Figure 1: Detection of human papillomavirus in head and neck squamous cell carcinoma specimens by polymerase chain reaction, with L1 consensus primers (GP5+/GP6 + and SPF1/2). (a) 150 bp and (b) 65 bp products were visualized on electrophoresed 8% poly acrylamide gel with ethidium bromide. Lane 1; negative HPV control, lane 2; HPV negative DNA control (FEP), lane 3; molecular weight marker, lane 4; HPV positive DNA control (HPV positive, HIV-associated warts), lanes 5,6, and 7; positive HNSCC samples. *Denotes the positive PCR product SCC: squamous cell carcinoma

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Of the 13 positive control samples, 100% revealed a positive presence of HPV as indicated by a 150 bp and/or a 65 bp fragment on 8% polyacrylamide gel electrophoresis of the PCR products. The detection rate in the negative controls was 0%. Further analysis of the PCR HPV positive cases and 13 randomly selected negative cases by IHC confirmed the PCR analysis results—just a few HPV-infected nuclei within the tumor were detected in each HPV positive tumor [Figure 2].
Figure 2: Detection of human papillomavirus by immunohistochemistry with a biotinylated wide spectrum HPV probe. (a) A positive HPV control (HPV positive papilloma), positive nuclei stain blue (arrows). (b) A Positive HPV tonsillar, basaloid squamous cell carcinoma. Positive nuclei are few and scattered within the tumour islands (arrows)

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All three HPV positive HNSCC cases were moderately/poorly differentiated and were from the posterior part of the tongue and tonsils [Table 2]. Posterior tongue SCCs were of the conventional phenotype while the tonsillar cancer was basaloid [Table 2]. A summary of demographic data and clinical information of the HPV-positive HNSCC cases are presented in [Table 2].
Table 2: Demographic and clinicopathological parameters of human papillomavirus positive head and neck squamous cell carcinoma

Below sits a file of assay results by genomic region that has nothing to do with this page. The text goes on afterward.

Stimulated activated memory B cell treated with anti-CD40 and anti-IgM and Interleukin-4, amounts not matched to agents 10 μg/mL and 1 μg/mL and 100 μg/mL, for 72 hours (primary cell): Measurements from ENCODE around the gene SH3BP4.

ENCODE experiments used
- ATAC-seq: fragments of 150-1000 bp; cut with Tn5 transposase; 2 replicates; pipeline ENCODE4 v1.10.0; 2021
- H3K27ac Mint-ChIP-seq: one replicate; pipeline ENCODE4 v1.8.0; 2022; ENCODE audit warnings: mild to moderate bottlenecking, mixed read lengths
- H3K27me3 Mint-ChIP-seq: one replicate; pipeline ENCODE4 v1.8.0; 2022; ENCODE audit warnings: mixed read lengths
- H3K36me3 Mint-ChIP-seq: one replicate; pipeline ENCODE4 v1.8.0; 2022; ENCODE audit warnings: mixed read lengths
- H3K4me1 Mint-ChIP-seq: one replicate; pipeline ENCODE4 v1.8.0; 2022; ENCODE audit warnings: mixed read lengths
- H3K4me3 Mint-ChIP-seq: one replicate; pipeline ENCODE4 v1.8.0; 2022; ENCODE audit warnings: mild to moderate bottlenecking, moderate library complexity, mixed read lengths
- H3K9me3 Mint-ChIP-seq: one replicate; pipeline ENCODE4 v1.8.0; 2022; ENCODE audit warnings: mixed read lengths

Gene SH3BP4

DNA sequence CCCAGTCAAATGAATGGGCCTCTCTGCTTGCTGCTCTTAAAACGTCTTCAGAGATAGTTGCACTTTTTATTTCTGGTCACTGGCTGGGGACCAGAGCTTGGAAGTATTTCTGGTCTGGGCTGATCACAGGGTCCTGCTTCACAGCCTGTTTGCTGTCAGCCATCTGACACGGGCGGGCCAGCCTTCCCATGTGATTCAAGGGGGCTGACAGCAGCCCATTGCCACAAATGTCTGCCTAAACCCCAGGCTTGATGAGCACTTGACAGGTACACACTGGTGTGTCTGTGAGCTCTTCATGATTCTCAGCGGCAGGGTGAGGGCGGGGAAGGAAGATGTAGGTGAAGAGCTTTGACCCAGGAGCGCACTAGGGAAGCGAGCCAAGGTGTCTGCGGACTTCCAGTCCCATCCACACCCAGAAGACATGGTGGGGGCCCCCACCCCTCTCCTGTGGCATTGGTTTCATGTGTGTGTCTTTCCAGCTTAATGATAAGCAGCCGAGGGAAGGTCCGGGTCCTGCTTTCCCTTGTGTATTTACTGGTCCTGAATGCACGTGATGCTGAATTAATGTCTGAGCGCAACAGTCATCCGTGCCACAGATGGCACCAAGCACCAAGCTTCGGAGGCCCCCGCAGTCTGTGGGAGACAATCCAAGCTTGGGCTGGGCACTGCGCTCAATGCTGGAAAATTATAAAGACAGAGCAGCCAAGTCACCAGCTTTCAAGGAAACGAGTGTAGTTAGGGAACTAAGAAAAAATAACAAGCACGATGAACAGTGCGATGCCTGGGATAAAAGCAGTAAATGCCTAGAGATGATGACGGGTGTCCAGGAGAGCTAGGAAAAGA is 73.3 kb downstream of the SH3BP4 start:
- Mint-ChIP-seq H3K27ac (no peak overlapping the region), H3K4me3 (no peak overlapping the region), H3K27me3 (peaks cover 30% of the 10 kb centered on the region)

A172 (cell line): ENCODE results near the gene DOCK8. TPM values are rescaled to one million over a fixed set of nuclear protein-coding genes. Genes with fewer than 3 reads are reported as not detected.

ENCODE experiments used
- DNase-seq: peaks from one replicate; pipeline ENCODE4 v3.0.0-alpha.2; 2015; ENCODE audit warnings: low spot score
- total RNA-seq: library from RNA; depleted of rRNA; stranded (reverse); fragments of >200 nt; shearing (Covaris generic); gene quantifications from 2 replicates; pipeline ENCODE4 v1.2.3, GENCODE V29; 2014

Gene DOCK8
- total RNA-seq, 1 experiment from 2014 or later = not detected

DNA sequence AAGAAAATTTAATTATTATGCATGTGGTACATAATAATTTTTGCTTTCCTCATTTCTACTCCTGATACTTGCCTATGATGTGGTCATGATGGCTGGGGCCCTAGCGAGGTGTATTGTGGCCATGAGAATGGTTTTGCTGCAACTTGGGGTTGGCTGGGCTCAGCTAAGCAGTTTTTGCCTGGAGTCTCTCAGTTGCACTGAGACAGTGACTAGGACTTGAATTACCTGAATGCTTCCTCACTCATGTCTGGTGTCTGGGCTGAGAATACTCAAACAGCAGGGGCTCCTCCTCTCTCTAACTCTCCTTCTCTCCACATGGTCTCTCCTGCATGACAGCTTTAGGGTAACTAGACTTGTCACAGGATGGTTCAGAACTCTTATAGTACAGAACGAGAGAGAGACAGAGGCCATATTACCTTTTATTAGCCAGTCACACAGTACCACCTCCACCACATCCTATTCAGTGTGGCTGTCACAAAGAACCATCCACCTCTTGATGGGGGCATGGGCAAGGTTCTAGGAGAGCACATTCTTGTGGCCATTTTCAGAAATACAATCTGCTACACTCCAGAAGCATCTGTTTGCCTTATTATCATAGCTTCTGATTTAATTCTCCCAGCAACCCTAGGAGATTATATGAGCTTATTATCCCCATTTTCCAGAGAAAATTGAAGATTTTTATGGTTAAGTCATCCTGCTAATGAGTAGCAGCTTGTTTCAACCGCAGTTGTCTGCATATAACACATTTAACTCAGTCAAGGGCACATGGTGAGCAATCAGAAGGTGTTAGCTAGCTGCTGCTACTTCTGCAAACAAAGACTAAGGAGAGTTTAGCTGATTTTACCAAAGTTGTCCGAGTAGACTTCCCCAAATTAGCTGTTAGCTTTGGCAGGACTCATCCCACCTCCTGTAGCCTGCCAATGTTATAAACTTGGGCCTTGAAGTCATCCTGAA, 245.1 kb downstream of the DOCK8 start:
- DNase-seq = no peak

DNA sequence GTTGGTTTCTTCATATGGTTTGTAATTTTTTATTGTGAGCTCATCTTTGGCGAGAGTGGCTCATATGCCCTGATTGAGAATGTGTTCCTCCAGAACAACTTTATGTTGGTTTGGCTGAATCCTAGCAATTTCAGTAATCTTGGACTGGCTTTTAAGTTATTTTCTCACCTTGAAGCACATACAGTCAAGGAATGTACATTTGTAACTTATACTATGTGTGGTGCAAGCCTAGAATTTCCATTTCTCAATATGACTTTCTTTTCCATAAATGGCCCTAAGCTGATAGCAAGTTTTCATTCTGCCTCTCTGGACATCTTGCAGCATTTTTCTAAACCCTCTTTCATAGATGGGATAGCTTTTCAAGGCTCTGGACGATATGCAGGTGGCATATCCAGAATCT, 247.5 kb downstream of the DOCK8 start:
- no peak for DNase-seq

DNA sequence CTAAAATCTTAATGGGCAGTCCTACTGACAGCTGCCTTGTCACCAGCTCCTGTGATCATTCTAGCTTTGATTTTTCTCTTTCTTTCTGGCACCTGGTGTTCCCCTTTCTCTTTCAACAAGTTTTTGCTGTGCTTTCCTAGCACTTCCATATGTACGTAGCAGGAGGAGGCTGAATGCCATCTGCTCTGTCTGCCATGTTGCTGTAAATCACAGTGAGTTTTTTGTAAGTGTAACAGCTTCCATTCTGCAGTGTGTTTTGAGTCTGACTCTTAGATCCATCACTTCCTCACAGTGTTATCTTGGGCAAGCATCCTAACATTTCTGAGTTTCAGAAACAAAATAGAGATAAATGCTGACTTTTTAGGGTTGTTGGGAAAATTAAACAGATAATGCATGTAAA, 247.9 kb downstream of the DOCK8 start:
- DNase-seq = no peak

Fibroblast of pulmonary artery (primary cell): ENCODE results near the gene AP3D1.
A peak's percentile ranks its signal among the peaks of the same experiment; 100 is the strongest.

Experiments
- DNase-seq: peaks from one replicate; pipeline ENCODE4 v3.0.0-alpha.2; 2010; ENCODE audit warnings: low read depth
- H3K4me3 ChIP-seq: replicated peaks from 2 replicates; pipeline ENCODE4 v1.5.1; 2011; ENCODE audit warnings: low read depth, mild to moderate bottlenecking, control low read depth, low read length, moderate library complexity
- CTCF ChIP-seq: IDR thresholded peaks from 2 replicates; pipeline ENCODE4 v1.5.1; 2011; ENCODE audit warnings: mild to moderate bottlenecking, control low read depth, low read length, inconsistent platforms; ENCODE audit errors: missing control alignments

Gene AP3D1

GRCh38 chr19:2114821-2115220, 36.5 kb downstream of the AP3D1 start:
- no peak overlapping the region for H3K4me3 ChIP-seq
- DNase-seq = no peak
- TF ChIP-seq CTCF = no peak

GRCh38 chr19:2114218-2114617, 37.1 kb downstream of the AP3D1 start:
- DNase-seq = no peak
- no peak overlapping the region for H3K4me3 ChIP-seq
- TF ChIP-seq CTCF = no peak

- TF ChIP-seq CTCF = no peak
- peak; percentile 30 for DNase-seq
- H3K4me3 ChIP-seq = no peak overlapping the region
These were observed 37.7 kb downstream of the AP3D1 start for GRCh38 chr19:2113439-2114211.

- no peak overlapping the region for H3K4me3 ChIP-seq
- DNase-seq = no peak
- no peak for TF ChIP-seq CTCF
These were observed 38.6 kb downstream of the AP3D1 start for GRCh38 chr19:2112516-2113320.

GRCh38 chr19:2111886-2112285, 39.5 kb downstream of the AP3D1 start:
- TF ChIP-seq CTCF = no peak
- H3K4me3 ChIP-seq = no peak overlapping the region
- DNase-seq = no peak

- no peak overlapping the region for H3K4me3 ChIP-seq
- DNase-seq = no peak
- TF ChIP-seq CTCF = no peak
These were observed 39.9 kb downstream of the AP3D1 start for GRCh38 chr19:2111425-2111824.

Click here to view

Due to the low number of the positive sample results, an association between HPV positivity and other clinico-pathological parameters such as sex and age of the patients, as well as the stage and differentiation of the malignancy, could not be verified at this moment.

  Discussion Top

This report is one of the few large case-series studies that included a wide age group of 27–97 years old to assess the possible prevalence and subsequent association of HNSCC, and specifically, OSCC with HPV infection in the UK. The low HPV detection rate in HNSCC (2.4%) in general, and absence in OSCC (0%) specifically, is somewhat lower than other previously reported studies.[5],[26],[33] In this study, HPV16 infected all of the three positive tumors consistent with other studies.[4],[26],[34]

Studies detecting HPV in HNSCC and OSCC were mostly case series that identified HPV at various rates 0%[21],[22] to 100%[24] with or without a control comparison groups.[19],[20],[35],[3z6] This variation in HPV prevalence might be because of geographic etiological backgrounds and methodological/technical sampling approaches or errors.

More than 100 HPV types are known to infect humans, and there is no single consensus primer that detects all types. However, both consensus primers that were used (GP5+/GP6+ and SPF1/2 set) detect HPV types that are frequently detected in lesions of the oral cavity, including HPV16. Additionally, to guarantee sensitivity and specificity of the PCR assays, we used PCR that was directed toward a DNA sequence found in all cells (4 gene rearrangements in lymphoma) to eliminate non-amplifiable samples. Then, positive and negative HPV control groups were added for comparative analysis. Furthermore, with each run of PCR, a negative DNA, a negative non-DNA, and a positive DNA sample were added. The negative controls were pivotal in detecting any possible false positive results, while the positive controls eliminated the probability of false negatives. Thus, the results reflect a true low detection of HPV in HNSCC cases in general, and absence of HPV in OSCC samples specifically, in the UK.